Less than a week ago I wrote an article on the six ways the coronavirus has been difficult on my mental health. I promised a follow up article, though to be honest I expected it to emerge from my brain months from now. Surprise, I already have something I’d like to share! It turns out…
How is this possible? Allow me to explain.
For close to 15 years, I’ve had a diagnosed mental illness of major depressive disorder, as well as some tag-on symptoms related to anxiety and post-traumatic stress disorder (PTSD). Prior to being diagnosed I was experiencing symptoms for close to 10 additional years. Therefore I have a collective experience of over 25 years, during which time I’ve been very active in my treatment.
Years of therapy, self-help, medications, advocacy, volunteering and so much more has given me strengths for this time, and I’d like to share them with you in hopes they can boost your resiliency as well.
Here are the six ways having a mental illness has helped me to stay well during this outbreak. The first one is a bit long, but its super important so please stick with me!
1. Basic needs must be met.
You may be familiar with something called “Maslow’s Hierarchy of Needs.” In a nutshell, it’s the concept that we all have particular needs, and that base needs must be met in order to progress to “higher” needs. Over time there has been some debate about what belongs where on this structure, but the base stays generally the same. On the base are what are called our physiological and safety needs; things like food, water, shelter, sleep and protection sit at this base. Everyone needs these things, and if you have a mental illness a lot of these base issues can come quickly into focus.
When things are stressful we can mistakenly push some of these base items to the side. We’ve all skipped a meal or forgotten to go to bed during a difficult time, and if it’s a one off this is likely not a big deal. As a person who struggles with depression though, I’ve learned that by doing these fundamental tasks I give myself a fighting chance against my disorder. When days are particularly bad I know to not stress about “larger picture” things. Instead I choose to spend what little energy I may have on things like eating something, getting some rest, staying hydrated and so on. This gives both my body and mind a fighting chance while I simultaneously do not become my own source of hindrance.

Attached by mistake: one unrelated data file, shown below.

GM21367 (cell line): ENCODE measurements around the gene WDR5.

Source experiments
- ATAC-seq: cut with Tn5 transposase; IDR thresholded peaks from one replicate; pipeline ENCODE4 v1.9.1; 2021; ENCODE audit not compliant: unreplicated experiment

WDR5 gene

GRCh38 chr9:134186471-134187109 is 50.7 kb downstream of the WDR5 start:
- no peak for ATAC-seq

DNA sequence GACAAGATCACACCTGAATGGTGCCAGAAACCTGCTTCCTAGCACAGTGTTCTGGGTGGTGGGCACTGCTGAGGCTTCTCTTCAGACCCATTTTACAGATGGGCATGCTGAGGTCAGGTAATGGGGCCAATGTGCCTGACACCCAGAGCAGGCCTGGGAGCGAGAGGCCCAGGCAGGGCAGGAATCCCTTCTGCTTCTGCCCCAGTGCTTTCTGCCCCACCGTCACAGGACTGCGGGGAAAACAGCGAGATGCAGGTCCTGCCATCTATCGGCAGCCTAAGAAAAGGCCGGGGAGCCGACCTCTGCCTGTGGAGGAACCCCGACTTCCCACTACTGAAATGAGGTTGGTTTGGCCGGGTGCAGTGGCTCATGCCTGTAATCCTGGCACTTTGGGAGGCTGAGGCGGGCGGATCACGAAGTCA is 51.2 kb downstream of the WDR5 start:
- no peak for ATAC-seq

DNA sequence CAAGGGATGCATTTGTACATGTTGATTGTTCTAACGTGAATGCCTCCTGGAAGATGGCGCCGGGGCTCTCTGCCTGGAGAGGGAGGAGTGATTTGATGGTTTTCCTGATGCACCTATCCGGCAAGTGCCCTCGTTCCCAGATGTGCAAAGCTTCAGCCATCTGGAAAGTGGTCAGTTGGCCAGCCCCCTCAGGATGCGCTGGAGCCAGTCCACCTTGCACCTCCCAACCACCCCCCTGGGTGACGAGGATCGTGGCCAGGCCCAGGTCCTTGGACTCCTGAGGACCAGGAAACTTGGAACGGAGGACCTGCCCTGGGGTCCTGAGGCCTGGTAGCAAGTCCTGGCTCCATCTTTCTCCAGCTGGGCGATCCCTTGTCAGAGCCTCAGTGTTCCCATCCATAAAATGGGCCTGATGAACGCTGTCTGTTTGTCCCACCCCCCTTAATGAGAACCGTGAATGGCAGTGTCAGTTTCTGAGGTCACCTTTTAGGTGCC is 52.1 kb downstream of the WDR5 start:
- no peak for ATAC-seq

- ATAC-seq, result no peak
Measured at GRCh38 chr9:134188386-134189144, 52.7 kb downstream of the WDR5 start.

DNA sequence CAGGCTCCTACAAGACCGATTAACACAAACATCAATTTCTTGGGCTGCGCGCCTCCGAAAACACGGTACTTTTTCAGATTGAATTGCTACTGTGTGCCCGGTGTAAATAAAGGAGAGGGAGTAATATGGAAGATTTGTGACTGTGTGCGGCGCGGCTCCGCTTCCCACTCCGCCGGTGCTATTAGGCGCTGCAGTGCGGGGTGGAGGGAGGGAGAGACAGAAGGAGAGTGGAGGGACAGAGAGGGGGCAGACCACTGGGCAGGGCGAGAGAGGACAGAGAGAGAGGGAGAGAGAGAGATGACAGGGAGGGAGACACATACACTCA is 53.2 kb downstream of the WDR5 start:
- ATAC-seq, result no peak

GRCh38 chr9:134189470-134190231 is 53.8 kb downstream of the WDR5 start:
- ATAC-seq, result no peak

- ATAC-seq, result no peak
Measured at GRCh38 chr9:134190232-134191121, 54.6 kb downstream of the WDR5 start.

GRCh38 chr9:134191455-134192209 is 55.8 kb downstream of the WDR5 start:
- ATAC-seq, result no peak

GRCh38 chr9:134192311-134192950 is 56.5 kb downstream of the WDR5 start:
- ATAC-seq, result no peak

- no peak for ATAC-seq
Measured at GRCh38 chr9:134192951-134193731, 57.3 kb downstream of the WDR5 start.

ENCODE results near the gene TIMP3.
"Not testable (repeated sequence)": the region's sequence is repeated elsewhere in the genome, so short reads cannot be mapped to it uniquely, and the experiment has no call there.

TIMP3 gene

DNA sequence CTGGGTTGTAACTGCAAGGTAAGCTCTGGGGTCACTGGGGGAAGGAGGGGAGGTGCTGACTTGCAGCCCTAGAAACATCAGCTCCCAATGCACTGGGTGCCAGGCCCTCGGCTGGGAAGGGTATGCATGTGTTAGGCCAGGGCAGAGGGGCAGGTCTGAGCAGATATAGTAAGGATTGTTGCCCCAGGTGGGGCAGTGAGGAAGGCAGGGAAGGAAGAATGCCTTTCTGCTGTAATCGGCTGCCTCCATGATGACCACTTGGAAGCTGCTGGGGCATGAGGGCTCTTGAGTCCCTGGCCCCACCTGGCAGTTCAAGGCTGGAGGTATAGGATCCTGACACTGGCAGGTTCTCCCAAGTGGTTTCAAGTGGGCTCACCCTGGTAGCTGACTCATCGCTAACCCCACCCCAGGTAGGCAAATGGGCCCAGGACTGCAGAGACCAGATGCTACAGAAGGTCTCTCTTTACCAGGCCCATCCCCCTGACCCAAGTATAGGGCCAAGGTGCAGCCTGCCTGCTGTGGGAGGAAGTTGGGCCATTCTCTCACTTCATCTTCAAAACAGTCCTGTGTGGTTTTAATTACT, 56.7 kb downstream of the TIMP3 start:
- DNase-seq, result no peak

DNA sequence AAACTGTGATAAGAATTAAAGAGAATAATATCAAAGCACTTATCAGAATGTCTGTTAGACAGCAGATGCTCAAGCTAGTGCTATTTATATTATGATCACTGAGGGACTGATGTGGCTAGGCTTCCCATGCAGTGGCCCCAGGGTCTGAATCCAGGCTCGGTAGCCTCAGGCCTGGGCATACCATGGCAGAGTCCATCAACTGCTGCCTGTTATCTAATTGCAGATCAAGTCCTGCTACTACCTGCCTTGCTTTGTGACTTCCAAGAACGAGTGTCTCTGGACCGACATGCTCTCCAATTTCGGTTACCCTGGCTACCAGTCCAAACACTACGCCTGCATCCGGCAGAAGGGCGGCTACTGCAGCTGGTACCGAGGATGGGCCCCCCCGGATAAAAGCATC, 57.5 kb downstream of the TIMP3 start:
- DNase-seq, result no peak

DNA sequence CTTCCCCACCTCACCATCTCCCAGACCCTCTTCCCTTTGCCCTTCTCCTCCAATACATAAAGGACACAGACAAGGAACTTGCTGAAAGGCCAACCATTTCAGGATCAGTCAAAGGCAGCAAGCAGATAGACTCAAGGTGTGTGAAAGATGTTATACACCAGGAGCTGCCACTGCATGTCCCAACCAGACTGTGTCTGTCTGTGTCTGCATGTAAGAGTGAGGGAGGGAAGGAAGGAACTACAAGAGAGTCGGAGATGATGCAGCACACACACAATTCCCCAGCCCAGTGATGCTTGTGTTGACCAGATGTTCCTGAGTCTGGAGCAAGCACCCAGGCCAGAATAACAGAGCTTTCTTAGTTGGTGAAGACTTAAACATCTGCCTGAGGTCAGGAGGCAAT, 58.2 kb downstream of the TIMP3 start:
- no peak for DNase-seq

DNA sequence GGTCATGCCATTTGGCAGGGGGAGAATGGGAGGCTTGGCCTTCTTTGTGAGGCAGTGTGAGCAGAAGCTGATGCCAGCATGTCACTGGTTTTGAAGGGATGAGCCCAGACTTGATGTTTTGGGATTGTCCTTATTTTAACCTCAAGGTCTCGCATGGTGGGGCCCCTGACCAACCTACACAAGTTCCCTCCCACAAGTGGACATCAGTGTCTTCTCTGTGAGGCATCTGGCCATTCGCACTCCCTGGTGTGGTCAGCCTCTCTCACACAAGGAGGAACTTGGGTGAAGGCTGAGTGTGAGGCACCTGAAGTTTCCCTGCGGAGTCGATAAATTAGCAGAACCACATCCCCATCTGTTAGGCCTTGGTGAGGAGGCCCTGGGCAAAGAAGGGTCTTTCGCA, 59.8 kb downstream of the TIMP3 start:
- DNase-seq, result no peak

As we make our way through this difficult time of the coronavirus, learn to focus on your base needs so you can stay well to do more.
2. Ride the wave.
Learning to “ride the wave” is a huge part of dealing with mental illness as well as chronic pain. What it supposes is that much like the sea, “waves” are always going to come. And that instead of fighting them, we can learn to “ride them.” Anxiety will come, what will you do with it? Bad pain days will emerge, how will you respond?
What this means in relation to this pandemic is accepting that we are going to be faced with a lot of emotions. Accept that as a fact. Then instead of denying or avoiding those emotions, take control by recognizing the power you have is what you do with those feelings. Name it, and do something with it. I’m anxious about the world, so I’m going to do a meditation. I’m depressed about isolation, I’m going to make three phone calls today. That’s how you ride the wave.
3. Fully embrace your quirky passions.
I am a 38-year-old woman with a LEGO collection that takes up around three book shelves. Think that’s weird? Too bad for you. I love it and it brings me joy and contentment. Whatever your passion is, embrace it! Don’t let anyone take that from you (you know, so long as it’s legal and safe). Are you a “Brony”? Watch those ponies all day long! Big into needlepoint? Great, stitch reminders to wash your hands!
Author John Green has a great quote about how calling someone a nerd is a bad insult, as all that means is that a person un-ironically and enthusiastically enjoys something. Sorting LEGO bricks helps me to calm my anxiety. Watching “Les Misérable” helps me embrace my dark feelings. Nerding out on anything Star Wars related brings me enthusiasm and hope. During any time it’s a great idea to enjoy your passions, especially so during difficult times. If what brings you joy happens to be somewhat unusual don’t let anyone rob you of that.
4. Small attainable goals.